I started this blog in 2013 to share my reflections on reading, writing and psychology, along with my journey to become a published novelist. I soon graduated to about twenty book reviews a month and a weekly 99-word story. Ten years later, I've transferred my writing / publication updates to my new website but will continue here with occasional reviews and flash fiction pieces, and maybe the odd personal post.
I’m sharing my thoughts on two historical novels I’ve read recently, both featuring young women struggling to survive against the odds. The first is set in England in the 1660s, the second in Italy a century earlier.
August is women in translation month, a time when readers prioritise books by women in translation – yes, it does what it says on the tin! – and I share the qualifying books I’ve read over the last twelve months. This year’s dozen represents nine languages (two up from last year) – Bosnian, Catalan, Danish, French, German, Hungarian, Icelandic, Portuguese, Spanish – and six publishers (Bloomsbury, Charco Press, Europa editions x3, Maclehose Press x 2, Peirene Press x 3, Quercus).
Here I share one new review, summaries and links to reviews I’ve published over the last twelve months, plus mentions of three I didn’t get round to reviewing.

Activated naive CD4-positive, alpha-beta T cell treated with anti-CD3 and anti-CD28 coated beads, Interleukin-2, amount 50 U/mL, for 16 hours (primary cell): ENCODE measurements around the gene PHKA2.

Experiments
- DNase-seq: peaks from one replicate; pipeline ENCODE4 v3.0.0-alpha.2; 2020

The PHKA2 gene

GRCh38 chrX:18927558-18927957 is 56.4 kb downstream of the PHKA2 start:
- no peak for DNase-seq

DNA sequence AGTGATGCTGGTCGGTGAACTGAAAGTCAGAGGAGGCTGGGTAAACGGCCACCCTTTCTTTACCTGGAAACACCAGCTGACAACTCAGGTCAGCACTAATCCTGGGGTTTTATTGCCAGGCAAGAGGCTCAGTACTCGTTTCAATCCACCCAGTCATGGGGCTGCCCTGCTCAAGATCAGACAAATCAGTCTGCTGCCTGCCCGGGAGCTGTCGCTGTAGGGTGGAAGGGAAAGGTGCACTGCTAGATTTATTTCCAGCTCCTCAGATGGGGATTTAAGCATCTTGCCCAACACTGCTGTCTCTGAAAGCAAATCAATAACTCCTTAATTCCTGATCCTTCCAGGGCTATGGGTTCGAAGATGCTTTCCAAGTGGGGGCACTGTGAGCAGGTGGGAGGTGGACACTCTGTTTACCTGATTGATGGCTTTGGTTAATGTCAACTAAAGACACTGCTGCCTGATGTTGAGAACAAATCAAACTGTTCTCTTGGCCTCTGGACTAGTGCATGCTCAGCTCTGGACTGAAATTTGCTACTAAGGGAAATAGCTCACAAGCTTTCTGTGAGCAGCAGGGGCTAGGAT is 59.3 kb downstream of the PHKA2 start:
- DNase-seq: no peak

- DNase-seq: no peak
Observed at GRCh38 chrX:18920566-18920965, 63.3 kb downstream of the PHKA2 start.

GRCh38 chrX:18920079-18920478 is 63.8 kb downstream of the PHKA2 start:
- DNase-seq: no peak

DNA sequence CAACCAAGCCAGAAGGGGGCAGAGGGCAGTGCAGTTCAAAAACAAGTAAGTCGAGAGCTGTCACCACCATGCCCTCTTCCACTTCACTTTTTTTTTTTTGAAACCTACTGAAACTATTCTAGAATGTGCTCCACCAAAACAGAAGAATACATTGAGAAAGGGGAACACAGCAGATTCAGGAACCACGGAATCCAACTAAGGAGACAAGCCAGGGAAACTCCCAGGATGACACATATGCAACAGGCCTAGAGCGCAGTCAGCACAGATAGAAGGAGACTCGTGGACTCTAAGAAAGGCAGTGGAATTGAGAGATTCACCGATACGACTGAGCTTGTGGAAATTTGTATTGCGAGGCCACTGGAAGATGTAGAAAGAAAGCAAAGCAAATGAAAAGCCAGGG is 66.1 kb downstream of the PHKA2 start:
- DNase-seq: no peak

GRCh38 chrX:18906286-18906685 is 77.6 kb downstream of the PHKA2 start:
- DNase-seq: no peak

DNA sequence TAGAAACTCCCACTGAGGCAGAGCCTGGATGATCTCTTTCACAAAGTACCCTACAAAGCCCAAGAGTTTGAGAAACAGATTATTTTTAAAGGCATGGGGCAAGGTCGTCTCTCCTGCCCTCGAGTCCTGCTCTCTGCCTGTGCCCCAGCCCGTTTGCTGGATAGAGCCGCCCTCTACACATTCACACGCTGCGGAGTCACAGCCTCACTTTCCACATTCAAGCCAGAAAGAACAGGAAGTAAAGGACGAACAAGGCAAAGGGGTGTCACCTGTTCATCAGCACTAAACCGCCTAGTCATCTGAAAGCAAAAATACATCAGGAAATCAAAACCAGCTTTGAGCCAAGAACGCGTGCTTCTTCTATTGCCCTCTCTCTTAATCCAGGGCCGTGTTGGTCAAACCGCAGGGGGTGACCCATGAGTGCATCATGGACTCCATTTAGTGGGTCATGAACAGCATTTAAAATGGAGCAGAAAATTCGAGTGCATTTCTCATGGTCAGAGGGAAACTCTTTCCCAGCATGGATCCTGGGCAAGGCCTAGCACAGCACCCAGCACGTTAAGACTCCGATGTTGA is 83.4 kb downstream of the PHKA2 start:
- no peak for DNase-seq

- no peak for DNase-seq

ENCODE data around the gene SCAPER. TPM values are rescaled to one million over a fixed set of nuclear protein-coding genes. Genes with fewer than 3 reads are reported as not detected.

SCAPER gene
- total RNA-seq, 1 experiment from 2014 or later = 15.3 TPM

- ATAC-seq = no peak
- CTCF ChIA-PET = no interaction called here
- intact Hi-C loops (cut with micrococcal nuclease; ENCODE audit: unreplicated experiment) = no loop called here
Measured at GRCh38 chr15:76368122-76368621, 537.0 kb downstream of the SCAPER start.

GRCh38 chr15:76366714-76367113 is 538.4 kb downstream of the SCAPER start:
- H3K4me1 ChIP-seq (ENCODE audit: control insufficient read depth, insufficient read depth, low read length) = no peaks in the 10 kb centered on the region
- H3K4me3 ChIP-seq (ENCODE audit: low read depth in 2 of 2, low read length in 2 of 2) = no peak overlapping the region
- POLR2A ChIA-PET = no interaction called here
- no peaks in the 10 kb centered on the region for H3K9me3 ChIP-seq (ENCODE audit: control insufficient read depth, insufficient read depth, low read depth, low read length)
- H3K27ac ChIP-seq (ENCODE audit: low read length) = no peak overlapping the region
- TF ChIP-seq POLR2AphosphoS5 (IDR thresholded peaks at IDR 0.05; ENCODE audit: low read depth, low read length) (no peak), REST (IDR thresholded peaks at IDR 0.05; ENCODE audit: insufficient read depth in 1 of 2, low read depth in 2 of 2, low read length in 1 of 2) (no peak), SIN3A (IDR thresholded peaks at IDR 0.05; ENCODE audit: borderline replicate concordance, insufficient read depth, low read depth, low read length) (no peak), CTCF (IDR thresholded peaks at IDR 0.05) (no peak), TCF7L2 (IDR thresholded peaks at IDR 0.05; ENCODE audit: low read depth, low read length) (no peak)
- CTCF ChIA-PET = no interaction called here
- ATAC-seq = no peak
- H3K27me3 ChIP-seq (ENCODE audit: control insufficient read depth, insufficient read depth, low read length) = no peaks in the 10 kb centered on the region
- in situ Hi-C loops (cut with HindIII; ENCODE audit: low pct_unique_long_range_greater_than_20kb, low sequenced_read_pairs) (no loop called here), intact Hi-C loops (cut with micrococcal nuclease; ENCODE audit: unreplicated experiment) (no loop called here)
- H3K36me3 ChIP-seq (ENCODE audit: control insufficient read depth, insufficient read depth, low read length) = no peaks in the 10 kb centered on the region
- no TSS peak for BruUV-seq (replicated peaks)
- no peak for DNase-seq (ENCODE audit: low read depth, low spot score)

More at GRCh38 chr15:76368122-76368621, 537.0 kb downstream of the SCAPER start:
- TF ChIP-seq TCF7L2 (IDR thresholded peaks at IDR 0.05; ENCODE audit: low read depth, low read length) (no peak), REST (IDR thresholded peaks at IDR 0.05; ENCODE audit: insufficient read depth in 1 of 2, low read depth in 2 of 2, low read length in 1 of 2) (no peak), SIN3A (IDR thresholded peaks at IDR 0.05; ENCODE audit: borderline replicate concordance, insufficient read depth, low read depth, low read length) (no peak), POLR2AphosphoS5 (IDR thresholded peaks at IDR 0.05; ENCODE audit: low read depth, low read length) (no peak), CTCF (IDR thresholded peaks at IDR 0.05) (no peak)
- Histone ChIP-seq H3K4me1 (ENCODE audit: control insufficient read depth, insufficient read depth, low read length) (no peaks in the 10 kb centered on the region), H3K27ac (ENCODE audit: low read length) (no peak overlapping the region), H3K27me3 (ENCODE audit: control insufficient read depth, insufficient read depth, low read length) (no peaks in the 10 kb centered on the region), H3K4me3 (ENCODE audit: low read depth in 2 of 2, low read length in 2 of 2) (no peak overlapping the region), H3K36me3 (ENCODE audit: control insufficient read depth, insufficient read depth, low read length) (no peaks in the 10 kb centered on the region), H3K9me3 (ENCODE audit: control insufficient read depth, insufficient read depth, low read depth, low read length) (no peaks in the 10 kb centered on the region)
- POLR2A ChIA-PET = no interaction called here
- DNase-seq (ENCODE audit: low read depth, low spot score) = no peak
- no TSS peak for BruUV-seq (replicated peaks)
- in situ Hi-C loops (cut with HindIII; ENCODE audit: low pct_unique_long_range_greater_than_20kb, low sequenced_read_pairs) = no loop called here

There must be more than six degrees of separation between a boy who attends his oxen in rural Thailand and a contemporary social media influencer in the USA. But the farmer could be one steppingstone between them and the writer a link from the other end. The tour guide could be the bridge in the middle because they might need to shit in the woods. What am I on about? The answer is in these five mini reviews.
Two novels about a difficult patch in a long marriage, complicated by difficult relationships with the couples’ offspring. The first is the best book I’ve read so far this year. The second, by a more famous author, doesn’t come anywhere near.
Here are reviews of two different types of English political novel. The first is contemporary and addresses how political events impact on an ordinary London family. The second is a historical novel that gets right to the heart of one of the most turbulent periods of British history.
Overburdened: The Plimsoll Line, Starling Days, Cat and the Dreamer, Unsettled Ground & Sorrow and Bliss
Five recent reads about characters facing life challenges that are almost too much to bear: bereavement; chronic illness; relationship crises and more. See what you think.
I think there is a deep-seated fear and resentment of female power even in situations where we don’t have much of it, so I make no apologies for grouping these novels that touch on the theme from vastly different angles. The first is a historical novel about misogyny manifest in a fantasy of witchcraft. In the second, three half-sisters are haunted by the harm done when they tried to claim their power in adolescence. In the third, a seemingly powerless and self-loathing woman takes a tortured journey through her city and her mistakes. The final novel contemplates the relative power of the singer with a rock band versus the homemaker wife who stands by her man.